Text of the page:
Finally, GSA has entered into an agreement with the National Park Service to utilize their experience and knowledge on interpretive centers to facilitate the design and construction of the future African Burial Ground Interpretive Center.
Archiving and Curation of Documents, Records and Materials:
GSA has asked the Army Corps of Engineers to identify and locate all documents created over more than ten years of this project. A wide variety of documentation photography, research documents, and artwork is being compiled for the project along with a plan for long-term curation of these materials. The Schomburg Center for Research in Black Culture has been selected as the repository for this material.
Howard University is currently acting as a interim repository for all osteological and dental samples (DNA) not being studied under a research grant with the scientific researchers until they can also be transferred to the future long-term curation facility in New York City.
GSA has installed several permanent works of art, each referential to the African Burial Ground, that currently grace the lobby and exterior of the federal office building adjacent to the ABG National Historic Site. The installations include:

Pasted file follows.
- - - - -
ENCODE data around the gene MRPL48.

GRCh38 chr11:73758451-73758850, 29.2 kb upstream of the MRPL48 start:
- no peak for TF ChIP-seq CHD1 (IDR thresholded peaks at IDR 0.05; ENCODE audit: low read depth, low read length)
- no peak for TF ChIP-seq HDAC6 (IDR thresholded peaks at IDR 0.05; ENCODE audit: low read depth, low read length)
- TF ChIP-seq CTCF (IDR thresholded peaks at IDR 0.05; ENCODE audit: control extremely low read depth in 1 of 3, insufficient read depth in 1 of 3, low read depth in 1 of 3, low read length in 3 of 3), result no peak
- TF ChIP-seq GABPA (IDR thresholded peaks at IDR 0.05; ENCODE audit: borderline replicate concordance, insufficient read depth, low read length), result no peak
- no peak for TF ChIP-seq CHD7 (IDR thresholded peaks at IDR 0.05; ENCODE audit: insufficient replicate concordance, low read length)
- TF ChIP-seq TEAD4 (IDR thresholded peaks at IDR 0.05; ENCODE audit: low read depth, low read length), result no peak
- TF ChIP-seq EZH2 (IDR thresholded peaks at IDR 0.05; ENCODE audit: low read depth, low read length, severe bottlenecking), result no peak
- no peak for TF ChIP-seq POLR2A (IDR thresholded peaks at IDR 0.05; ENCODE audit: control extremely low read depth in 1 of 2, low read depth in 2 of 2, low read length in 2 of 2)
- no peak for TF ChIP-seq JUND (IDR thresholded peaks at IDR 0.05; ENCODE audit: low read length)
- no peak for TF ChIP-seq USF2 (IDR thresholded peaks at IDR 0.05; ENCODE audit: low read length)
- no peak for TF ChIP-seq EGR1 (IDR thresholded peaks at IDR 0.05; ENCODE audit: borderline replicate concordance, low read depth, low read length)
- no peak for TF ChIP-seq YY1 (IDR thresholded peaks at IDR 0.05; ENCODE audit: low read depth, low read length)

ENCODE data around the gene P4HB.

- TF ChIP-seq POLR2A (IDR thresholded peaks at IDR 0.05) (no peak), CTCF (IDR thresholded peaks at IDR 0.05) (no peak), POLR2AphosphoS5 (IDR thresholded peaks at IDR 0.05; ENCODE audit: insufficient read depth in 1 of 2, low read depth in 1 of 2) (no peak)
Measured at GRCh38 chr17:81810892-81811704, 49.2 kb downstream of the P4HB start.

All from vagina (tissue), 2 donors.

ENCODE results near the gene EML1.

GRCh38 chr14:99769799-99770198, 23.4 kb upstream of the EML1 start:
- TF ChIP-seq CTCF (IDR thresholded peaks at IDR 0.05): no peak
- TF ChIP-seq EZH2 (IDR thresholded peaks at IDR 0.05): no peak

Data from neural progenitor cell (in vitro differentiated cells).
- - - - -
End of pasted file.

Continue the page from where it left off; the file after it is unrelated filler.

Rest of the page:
"Africa Rising" - a bronze sculpture by Barbara Chase Riboud
“America Song” - a fiber-optic and stone bas-relief by Clyde Lynds
“The New Ring Shout” – a cosmogram by Houston Conwill, with Estella Conwill Majozo and Joseph DePace
“Renewal” - a silk screen by Tomei Arai
“Untitled” - a mosaic by Roger Brown.
In another work, “Unearthed,” forensic artist Frank Bender evocatively recreates the facial features of three colonial-era Africans by using the skulls of two women, one old and one young, and a young man who were buried at the site.
The African Burial Ground website was created to provide updated information relating to the reinterment ceremony and related events, the history of the African Burial Ground, the Exterior Memorial, and the Interpretive Center. More information on GSA’s African Burial Ground project can be found at: www.africanburialground.gov.
To read the Presidential Proclamation, click here.
To read the GSA press release, click here.